All right, that was strange, but the points were: A bootloader allows you to program a microcontroller without an external programmer; and Flash memory is great for a bootloader because it is non-volatile so you can use lantern batteries and alligator clips without cursing and throwing things.
A bootloader is a program that allows you to upload a program without having an external programmer. However, the bootloader IS a program, so how do you program it onto a micro? Well, you use an external programmer. But — you ask — if the reason for a bootloader is so you don’t need an external programmer ... but you need one to put the bootloader on the micro ... Wait a minute! This is confusing! The answer is that if you have an external programmer, then you don’t need a bootloader — but if somebody is kind enough to program the chip with a bootloader for you, then you don’t need an external programmer.
In the last episode, we relied on SparkFun (www.sparkfun.com) to put a bootloader on an ATmega328 for our BreadboArduino. But now, we are going to look at how to put a bootloader on an ATmega644. Atmel has several really good programmers that would fit our needs: the AVRISP mkII; the Dragon; and the STK-500 — in order of cost and capability. Since we will be using ISP (In System Programming), any of the three would suffice. I’ll go with the mid-priced (~$50) option to save space.
To make this truly open source, I thought it best to build this first on a breadboard — which is about as open as you can get — then next time, take the design to a PCB. I had all sorts of fun building the prototype on a breadboard. (And by fun I mean real pain and suffering.) Since this is open source, you too get to share in the fun.
The BeAVR schematic shown in Figure 3 is much like the BreadboArduino from the last episode with the ATmega328 swapped out for an ATmega644.
|FIGURE 3. BeAVR schematic.|
When I’m sitting at my laptop writing code in either the Arduino IDE or AVRStudio editors, I’m a programmer and I’m programming. After I compile the code and upload it to the AVR, I use a programmer for programming the IC. So, yes, there is a bit of confusion with the words programmer and programming. From one view, it is a human activity and from another it is a machine activity. We will see how to use an Atmel AVR Dragon as our hardware programmer. If you can get your hands on an AVRISP or an STK-500, there is no need to get a Dragon since both will do ISP programming just as well.
|FIGURE 4. AVR Dragon box.|
I’ve got to admit that the AVR Dragon provides the best out-of-box experience I’ve ever had with a programmer — mainly because the box is so darn cool (Figures 4 and 5). The cover has a Norwegian and a Chinese Dragon biting each other’s tail. (There just has to be an interesting story behind that.)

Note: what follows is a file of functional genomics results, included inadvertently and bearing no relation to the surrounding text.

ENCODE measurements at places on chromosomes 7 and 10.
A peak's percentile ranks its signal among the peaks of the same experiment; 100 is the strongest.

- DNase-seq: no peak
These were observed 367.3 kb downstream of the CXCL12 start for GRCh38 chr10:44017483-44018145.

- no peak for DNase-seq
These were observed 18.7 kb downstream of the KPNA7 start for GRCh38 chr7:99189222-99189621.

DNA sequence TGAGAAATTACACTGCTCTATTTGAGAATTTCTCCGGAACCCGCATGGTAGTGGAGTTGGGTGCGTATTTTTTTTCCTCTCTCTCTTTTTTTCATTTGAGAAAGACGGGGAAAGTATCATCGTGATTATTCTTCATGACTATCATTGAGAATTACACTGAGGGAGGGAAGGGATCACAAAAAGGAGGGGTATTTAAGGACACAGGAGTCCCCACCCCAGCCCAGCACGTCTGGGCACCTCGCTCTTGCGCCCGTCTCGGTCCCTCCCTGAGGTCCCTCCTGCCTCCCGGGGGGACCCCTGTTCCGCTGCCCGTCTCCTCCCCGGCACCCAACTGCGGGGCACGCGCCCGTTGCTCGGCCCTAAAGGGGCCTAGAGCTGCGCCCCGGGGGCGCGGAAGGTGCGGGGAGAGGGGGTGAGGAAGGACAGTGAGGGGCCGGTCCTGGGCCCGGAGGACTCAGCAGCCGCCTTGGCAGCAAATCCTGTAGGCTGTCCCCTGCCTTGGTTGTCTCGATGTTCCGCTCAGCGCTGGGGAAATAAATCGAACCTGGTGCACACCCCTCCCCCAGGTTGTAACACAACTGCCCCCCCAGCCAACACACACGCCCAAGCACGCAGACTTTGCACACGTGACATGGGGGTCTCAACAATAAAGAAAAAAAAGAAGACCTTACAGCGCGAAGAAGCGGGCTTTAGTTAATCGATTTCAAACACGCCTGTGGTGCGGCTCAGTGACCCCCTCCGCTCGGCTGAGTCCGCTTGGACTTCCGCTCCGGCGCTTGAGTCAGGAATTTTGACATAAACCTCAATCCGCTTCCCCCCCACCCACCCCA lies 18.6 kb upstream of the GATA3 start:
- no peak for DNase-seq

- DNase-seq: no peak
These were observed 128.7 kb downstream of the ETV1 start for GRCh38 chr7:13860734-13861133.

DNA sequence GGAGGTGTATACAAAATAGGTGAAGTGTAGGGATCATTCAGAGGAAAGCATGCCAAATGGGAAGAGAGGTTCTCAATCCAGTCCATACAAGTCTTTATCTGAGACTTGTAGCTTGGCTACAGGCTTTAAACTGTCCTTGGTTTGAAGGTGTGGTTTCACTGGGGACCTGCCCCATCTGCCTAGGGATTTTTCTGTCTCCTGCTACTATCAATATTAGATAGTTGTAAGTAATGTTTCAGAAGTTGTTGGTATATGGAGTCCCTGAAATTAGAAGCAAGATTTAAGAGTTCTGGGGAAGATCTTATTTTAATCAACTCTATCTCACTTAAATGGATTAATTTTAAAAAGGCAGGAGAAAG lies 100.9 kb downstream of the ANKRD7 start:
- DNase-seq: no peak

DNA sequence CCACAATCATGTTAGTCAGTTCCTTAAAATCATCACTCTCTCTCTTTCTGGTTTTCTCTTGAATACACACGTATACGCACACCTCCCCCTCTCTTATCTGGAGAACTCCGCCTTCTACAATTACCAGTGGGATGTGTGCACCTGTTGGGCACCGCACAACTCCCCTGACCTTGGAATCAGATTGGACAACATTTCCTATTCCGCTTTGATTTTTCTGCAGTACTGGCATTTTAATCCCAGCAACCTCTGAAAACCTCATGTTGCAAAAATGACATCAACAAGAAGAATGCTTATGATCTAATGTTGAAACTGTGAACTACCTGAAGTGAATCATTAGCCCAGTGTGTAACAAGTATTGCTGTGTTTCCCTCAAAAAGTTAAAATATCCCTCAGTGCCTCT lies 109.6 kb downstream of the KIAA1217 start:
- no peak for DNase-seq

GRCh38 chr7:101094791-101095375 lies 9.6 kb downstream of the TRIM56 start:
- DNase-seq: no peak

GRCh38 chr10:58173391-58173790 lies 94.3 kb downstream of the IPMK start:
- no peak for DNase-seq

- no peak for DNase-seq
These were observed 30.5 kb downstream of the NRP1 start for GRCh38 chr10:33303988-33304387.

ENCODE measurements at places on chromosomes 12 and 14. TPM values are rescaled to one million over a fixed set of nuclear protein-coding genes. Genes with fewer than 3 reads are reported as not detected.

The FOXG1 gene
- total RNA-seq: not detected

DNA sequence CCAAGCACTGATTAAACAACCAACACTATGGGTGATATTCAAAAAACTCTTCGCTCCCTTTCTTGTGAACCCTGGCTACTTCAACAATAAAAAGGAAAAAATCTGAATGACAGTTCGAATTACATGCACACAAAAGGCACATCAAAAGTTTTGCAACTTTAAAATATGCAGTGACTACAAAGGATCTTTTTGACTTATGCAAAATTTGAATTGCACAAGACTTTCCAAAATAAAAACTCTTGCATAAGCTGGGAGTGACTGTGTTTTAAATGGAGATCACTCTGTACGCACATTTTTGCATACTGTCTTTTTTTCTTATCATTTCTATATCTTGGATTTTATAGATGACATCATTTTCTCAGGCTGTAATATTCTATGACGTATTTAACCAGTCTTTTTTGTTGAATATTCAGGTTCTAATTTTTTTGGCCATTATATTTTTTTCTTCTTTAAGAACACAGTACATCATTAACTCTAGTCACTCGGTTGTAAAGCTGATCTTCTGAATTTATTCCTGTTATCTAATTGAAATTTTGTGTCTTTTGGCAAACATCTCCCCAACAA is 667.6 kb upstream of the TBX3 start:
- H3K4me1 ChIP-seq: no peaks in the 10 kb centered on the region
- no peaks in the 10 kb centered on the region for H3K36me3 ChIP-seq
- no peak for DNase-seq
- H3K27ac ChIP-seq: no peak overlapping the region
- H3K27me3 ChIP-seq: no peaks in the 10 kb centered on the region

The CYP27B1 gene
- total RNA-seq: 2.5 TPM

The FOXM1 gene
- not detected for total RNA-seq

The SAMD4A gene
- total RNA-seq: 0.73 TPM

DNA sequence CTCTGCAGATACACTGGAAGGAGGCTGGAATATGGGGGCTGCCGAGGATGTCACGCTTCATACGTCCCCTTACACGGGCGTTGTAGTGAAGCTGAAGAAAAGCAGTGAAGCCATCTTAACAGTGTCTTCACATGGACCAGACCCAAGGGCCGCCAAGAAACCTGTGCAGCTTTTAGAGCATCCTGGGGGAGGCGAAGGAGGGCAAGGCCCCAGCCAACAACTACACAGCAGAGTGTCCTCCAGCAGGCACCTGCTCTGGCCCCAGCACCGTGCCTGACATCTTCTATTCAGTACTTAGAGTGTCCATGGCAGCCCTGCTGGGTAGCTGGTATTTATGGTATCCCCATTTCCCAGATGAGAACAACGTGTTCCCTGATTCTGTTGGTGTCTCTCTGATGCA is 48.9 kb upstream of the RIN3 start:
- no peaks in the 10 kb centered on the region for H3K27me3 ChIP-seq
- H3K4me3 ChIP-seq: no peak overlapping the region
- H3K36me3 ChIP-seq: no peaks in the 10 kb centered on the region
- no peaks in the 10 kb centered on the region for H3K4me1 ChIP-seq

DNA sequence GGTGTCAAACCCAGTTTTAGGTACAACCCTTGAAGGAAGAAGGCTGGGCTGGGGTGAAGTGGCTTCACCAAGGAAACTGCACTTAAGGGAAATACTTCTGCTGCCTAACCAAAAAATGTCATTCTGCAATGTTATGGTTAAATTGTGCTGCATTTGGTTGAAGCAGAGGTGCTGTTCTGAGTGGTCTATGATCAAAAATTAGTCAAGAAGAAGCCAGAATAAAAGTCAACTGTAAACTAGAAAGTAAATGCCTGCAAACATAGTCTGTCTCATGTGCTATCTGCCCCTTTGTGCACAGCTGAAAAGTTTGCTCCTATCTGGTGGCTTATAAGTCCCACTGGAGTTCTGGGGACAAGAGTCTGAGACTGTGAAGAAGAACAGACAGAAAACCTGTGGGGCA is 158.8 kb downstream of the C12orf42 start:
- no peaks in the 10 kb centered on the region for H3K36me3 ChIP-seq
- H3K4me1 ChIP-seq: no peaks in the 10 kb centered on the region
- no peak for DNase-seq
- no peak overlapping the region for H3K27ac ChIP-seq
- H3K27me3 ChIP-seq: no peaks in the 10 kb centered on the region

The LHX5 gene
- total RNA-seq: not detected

|FIGURE 5. AVR Dragon out of the box.|
Unfortunately, once you get it out of the box, the trouble starts. Don’t get me wrong, this is a great little board and very economical, but you’ve got to do some serious homework to use all its features. Plus, you need to purchase additional parts to make it do anything. Neither the jumpers nor the socket shown in Figure 6 come with the Dragon.
|FIGURE 6. Dragon with jumpers.|
That shouldn’t be considered a fault since these items would raise the cost and frankly, anyone using the Dragon should already know how to acquire and use the extras. One warning: Do not touch this board when it is powered. Some earlier Dragons failed when touched, and while the problem is supposed to be fixed, why on earth would you want to touch a powered-up board, anyway? Just keep your hands to yourself mister!
|FIGURE 7. Ecrostech Dragon Rider. (Photo used with permission of Graham Davies of Ecrostech).|
Frankly, the Dragon — while economical — is a bear for the novice to set up. You will need various jumper wires, cables, and sockets that don’t come with the board. One really good solution to this problem is to get the Dragon Rider kit from www.ecrostech.com as shown in Figure 7. This solution more or less turns the Dragon into an STK-500 but with USB and an LCD, so it is well worth considering.
We will use the Dragon to put the bootloader on the BeAVR then we will use that bootloader for future programming efforts. We are going to go the cheapo route and directly wire the Dragon ISP port to the BeAVR SPI port. [BTW, SPI is not a typo. The ISP (In System Programming) goes through the SPI (Serial Peripheral Interface).]
|FIGURE 8. AVR Tools Help.|